Chapter 3: Metal-Semicond. Junctions |
Current mechanisms through materials, which do not contain free carriers, can be distinctly different from those in doped semiconductors or metals. The following section discusses Fowler-Nordheim Tunneling, Poole-Frenkel emission, Space charge effects as well as Ballistic transport. While these current mechanisms are not related to Metal-Semiconductor junctions, they are presented here since they represent unipolar current mechanisms. |
3.9.1 Fowler-Nordheim tunneling |
Fowler-Nordheim tunneling has been studied extensively in Metal-Oxide-Semiconductor structures where it has been shown to be the dominant current mechanism, especially for thick oxides. The basic idea is that quantum mechanical tunneling from the adjacent conductor into the insulator limits the current through the structure. Once the carriers have tunneled into the insulator they are free to move within the valence or conduction band of the insulator. The calculation of the current is based on the WKB approximation (as derived section 3.3.4) yielding the following relation between the current density, J_{FN}, and the electric field in the oxide, _{ox}: |
(3.9.1) |
where f_{B} is the barrier height at the conductor/insulator interface. |
To check for this current mechanism, experimental I-V characteristics are typically plotted as ln(J_{FN}/_{ox}^{2}) versus 1/_{ox}, a so-called Fowler-Nordheim plot. Provided the effective mass of the insulator is known (for SiO2, m_{ox}^{*} = 0.42 m_{0}) one can then fit the experimental data to a straight line yielding a value for the barrier height. |
It is this type of measurement, which has yielded experimental values for the conduction band difference between different metals and silicon dioxide. It is important to note that carriers must tunnel through the insulator, which requires: |
(3.9.2) |
as is typically the case for thick oxides and high electric fields. |
3.9.2 Poole-Frenkel emission |
The expression for Fowler-Nordheim tunneling implies that carriers are free to move through the insulator. Whereas this is indeed the case in thermally grown silicon dioxide it is frequently not so in deposited insulators, which contain a high density of structural defects. Silicon nitride (Si_{3}N_{4}) is an example of such material. The structural defects cause additional energy states close to the band edge, called traps. These traps restrict the current flow because of a capture and emission process, thereby becoming the dominant current mechanism. The current is a simple drift current described by |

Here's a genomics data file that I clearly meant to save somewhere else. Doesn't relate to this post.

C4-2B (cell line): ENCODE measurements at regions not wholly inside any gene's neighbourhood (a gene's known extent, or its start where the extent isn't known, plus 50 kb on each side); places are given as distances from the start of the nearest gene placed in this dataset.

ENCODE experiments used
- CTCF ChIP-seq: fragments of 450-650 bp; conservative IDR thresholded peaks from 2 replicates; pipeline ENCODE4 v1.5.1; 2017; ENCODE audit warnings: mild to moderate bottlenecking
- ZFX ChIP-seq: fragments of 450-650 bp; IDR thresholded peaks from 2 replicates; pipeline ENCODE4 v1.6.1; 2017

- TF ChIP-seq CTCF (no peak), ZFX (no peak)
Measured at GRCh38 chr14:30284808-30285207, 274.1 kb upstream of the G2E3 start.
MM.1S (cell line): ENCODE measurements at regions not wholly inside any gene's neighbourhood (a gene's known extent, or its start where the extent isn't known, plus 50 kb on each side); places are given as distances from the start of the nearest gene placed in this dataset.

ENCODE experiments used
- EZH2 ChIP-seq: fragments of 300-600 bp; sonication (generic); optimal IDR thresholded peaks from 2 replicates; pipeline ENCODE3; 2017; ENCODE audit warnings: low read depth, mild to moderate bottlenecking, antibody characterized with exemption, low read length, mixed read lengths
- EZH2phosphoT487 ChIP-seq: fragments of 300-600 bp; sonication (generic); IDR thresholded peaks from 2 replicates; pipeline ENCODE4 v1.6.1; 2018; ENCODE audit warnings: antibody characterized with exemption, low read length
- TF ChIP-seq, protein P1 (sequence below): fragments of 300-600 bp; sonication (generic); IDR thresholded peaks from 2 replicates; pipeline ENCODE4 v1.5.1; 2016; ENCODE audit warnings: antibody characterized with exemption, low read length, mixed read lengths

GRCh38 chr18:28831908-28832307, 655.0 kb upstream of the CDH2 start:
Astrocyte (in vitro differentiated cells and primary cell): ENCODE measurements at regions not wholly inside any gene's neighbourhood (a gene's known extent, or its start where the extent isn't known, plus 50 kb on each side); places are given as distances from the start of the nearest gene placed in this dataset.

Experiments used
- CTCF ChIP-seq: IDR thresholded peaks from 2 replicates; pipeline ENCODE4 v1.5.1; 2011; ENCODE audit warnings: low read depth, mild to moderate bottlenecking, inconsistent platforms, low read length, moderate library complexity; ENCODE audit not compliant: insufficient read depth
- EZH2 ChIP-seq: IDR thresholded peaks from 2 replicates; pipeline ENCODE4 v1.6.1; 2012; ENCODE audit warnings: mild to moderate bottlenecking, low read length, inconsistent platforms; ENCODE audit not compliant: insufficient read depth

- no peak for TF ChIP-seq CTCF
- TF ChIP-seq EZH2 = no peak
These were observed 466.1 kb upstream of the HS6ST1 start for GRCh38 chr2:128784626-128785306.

(3.9.3) |
while the carrier density depends exponentially on the depth of the trap, which is corrected for the electric field |
(3.9.4) |
The total current then equals: |
(3.9.5) |
The existence of a large density of shallow traps in CVD silicon nitride makes Poole-Frenkel emission a frequently observed and well-characterized mechanism. |
3.9.3 Space charge limited current |
Both Fowler-Nordheim tunneling and Poole-Frenkel emission mechanism yield very low current densities with correspondingly low carrier densities. For structures where carriers can readily enter the insulator and freely flow through the insulator one finds that the resulting current and carrier densities are much higher. The high density of these charged carriers causes a field gradient, which limits the current density. This situation occurs in lowly doped semiconductors and vacuum tubes. We start from an expression for the drift current and Gauss's law (where we assume that the insulator contains no free carriers if no current flows) |
(3.9.6) |
(3.9.7) |
Positively charged holes are assumed in this derivation, but the result equally holds for electrons. Next we can eliminate the carrier density, p, yielding: |
(3.9.8) |
Integrating this expression from 0 to x, while we assuming the electric field to be zero at x = 0 one obtains: |
(3.9.9) |
integrating once again from x = 0 to x = d with V(0) = V and V(d) = 0, one finds: |
(3.9.10) |
from which one obtains the expression for the space-charge-limited current: |
(3.9.11) |
3.9.4 Ballistic Transport in insulators |
Ballistic transport is carrier transport without scattering or any other mechanism, which would cause a loss of energy. Combining energy conservation, current continuity and Gauss's law one finds the following current-voltage relation: |
(3.9.12) |
where d is the thickness of the insulator and m^{*} is the effective mass of the carriers. |
Boulder, December 2004 |